Judge approves Final Cobell Settlement

by Jun 23, 2011Front Page, NEWS ka-no-he-da0 comments



                Elouise Cobell, a member of the Blackfeet Tribe of Montana, decided in 1996 that enough was enough and she was tired of not having a resolution to the Indian Trust Fund situation.  On June 10 of that year, she filed a lawsuit (Cobell v. Salazar) against the government in the hopes of finding a solution and resolution.   

Eloise Cobell (Photo used with permission from Mountains and Minds, MSU Photo by Kelly Gorham)

                President Barack Obama signed the Claims Resolution (aka Settlement) Act of 2010 bringing the decades-old Indian Trust Fund debacle to a close on Wednesday, Dec. 8, 2010.  And, following a fairness hearing on Monday, June 20, U.S. Senior District Judge Thomas F. Hogan gave the final approval to the settlement. 

                “For over 100 years, individual Indians have been victimized by the government’s gross mismanagement of the Individual Indian Trust and and our trust assets, including the income earned on our trust lands,” Cobell said via telephone at the hearing on Monday. 

                “In closing, 124 years of abuse of our trust is enough,” said Cobell.  “Fifteen (15) years of intense, difficult litigation is more than enough.  Too many of us have died without justice.  Any more delays will mean that still more will die without justice.  Enough is enough.” 

                Under the settlement, $3.4 billion will be provided to settle trust fund accounts and land interests across Indian Country.  The Act itself provides funding and other authorities to handle agreements resulting from settlements of the Cobell v. Salazar lawsuit as well as the Pigford II lawsuit brought by African-American farmers. 

                “After fifteen years of litigation, today’s decision marks another important step forward in the relationship between the federal government and Indian Country,” President Obama said Monday.  “Resolving this dispute was a priority for my Administration, and we will engage in government-to-government consultations with tribal nations regarding the land consolidation component of the settlement to ensure that his moves ahead at an appropriate pace and in an appropriate manner.”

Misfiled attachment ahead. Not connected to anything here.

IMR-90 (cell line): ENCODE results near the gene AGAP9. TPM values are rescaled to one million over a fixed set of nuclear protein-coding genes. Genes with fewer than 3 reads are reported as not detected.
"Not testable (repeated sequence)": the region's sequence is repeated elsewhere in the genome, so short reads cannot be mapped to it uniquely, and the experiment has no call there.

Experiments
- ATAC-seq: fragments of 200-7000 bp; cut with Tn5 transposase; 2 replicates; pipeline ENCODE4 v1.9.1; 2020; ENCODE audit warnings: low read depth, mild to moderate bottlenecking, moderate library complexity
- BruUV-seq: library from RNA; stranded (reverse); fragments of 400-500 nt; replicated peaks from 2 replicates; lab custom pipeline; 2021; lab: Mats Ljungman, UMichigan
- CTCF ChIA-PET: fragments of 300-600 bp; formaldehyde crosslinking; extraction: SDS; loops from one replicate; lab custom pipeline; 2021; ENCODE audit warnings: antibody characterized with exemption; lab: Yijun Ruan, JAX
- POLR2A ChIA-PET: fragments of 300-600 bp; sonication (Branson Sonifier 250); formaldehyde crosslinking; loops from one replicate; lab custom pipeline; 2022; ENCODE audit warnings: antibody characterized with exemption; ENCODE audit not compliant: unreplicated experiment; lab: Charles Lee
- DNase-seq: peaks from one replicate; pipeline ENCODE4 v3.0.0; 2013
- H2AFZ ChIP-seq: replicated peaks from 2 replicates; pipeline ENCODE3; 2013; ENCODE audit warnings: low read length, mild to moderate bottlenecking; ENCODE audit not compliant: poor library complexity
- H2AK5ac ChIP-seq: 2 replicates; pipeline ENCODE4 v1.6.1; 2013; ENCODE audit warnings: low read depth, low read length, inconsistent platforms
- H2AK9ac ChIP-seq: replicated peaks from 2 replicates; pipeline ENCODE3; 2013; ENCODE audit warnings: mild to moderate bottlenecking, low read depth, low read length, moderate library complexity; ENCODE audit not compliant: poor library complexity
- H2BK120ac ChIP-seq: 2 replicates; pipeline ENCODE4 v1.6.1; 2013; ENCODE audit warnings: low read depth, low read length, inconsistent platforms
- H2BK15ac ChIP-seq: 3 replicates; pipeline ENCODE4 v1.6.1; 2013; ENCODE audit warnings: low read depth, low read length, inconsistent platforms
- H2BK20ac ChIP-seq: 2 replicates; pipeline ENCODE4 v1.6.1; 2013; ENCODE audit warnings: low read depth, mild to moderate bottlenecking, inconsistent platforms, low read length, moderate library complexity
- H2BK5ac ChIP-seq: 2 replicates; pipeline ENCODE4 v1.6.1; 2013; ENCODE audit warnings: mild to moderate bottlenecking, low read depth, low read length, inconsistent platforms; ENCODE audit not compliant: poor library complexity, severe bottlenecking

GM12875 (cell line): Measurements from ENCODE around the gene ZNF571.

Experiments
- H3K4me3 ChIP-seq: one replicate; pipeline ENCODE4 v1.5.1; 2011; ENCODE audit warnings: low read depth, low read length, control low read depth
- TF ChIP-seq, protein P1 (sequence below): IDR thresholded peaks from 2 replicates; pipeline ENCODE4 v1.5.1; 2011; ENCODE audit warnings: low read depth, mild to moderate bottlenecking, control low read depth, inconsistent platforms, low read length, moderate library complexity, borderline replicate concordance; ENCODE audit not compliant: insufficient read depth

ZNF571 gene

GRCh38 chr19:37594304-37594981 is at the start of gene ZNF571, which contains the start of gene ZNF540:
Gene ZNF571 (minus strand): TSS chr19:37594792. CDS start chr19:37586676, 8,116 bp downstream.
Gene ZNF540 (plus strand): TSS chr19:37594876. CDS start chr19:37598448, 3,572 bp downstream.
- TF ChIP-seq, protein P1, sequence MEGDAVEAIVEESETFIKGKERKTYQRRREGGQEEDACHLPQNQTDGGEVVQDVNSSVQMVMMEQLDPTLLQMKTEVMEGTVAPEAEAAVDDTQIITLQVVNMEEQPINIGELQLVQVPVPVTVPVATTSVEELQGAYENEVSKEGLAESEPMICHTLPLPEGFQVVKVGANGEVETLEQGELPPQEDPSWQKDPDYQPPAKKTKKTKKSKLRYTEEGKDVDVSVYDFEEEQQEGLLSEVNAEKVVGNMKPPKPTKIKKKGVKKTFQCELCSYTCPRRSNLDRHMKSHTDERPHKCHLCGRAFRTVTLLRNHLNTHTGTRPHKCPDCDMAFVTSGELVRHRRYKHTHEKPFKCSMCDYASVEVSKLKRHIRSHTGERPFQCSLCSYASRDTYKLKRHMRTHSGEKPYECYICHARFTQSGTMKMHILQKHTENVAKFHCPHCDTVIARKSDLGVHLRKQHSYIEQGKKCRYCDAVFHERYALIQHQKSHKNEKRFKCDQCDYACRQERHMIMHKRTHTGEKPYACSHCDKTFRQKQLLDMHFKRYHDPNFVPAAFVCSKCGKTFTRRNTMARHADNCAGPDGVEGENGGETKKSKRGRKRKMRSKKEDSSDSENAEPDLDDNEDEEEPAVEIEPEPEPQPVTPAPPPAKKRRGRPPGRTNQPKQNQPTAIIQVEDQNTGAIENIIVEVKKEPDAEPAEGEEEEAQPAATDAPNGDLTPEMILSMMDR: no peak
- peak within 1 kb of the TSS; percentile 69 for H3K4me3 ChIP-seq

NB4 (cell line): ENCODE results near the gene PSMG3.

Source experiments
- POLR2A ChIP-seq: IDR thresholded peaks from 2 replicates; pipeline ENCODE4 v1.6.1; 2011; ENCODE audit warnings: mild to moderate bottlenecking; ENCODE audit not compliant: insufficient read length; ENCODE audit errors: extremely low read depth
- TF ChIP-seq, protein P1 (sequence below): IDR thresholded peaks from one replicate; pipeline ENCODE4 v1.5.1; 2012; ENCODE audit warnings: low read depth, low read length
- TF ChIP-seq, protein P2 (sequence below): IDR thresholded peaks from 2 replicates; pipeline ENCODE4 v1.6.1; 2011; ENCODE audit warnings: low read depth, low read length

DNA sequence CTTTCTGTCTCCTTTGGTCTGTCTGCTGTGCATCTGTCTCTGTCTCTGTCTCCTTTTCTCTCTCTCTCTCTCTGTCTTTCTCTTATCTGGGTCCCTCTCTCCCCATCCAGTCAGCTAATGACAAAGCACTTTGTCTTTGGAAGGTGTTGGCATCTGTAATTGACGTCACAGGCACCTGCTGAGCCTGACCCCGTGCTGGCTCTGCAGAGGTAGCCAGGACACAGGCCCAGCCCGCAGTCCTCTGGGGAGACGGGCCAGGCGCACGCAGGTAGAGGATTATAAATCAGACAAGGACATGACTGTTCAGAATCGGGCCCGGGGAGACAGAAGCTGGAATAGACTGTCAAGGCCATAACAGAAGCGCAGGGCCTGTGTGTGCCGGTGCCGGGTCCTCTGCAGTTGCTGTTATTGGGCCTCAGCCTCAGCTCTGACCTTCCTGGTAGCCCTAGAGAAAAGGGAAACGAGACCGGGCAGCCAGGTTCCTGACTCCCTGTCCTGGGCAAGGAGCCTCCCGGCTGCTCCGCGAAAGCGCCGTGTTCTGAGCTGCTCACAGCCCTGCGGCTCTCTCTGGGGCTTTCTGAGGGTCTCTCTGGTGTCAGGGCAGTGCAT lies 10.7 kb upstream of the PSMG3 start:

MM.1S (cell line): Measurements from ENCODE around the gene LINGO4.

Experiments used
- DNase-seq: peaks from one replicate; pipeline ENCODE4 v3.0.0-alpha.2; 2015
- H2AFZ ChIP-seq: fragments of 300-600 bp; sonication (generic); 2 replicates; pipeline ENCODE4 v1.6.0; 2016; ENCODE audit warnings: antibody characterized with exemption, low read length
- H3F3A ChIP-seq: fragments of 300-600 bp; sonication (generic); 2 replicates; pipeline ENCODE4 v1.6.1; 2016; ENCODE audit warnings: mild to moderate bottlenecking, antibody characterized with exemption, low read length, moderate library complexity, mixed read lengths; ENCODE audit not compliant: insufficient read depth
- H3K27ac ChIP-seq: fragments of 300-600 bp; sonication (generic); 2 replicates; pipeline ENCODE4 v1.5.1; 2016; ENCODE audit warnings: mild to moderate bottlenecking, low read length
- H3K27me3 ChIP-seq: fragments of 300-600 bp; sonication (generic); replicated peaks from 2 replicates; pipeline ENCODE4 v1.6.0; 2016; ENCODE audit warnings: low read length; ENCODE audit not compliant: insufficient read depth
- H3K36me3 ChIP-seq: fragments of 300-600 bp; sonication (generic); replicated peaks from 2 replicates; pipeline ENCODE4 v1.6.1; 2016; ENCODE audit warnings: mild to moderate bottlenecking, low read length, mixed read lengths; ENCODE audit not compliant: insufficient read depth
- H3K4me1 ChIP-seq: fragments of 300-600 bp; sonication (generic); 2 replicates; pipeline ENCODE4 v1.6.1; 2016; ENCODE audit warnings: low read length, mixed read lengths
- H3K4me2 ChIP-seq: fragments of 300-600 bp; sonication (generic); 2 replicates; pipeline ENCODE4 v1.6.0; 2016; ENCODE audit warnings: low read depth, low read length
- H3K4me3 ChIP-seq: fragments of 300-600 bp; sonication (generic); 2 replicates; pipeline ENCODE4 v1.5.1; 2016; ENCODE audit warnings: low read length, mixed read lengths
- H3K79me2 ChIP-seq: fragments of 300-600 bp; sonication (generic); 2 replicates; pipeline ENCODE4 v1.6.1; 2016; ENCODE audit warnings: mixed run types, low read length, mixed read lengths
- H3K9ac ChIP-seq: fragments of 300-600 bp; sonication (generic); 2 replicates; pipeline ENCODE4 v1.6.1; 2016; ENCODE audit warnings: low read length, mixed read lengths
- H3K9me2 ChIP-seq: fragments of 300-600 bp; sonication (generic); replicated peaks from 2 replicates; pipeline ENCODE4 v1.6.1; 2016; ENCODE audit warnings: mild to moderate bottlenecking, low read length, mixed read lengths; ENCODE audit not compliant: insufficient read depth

Judge Hogan said in a statement following the announcement of his decision, “I am certainly not convinced that a better result could be achieved by taking it to all the way to trial.  It’s hard to see there could be a better result.”

                Secretary Ken Salazar, named in the original lawsuit, commented, “Judge Hogan’s decision is another milestone in empowerment and reconciliation for the American Indians.  The Cobell settlement not only resolves the contentious 15-year litigation, but also honorably and responsibly turns the page on an unfortunate chapter in the Department’s history, demonstrating President Obama’s commitment to reconciliation and empowerment for American Indian nations.”

                For more information on the case and settlement or to find out if you qualify, visit www.IndianTrust.com or 1-800-961-6109.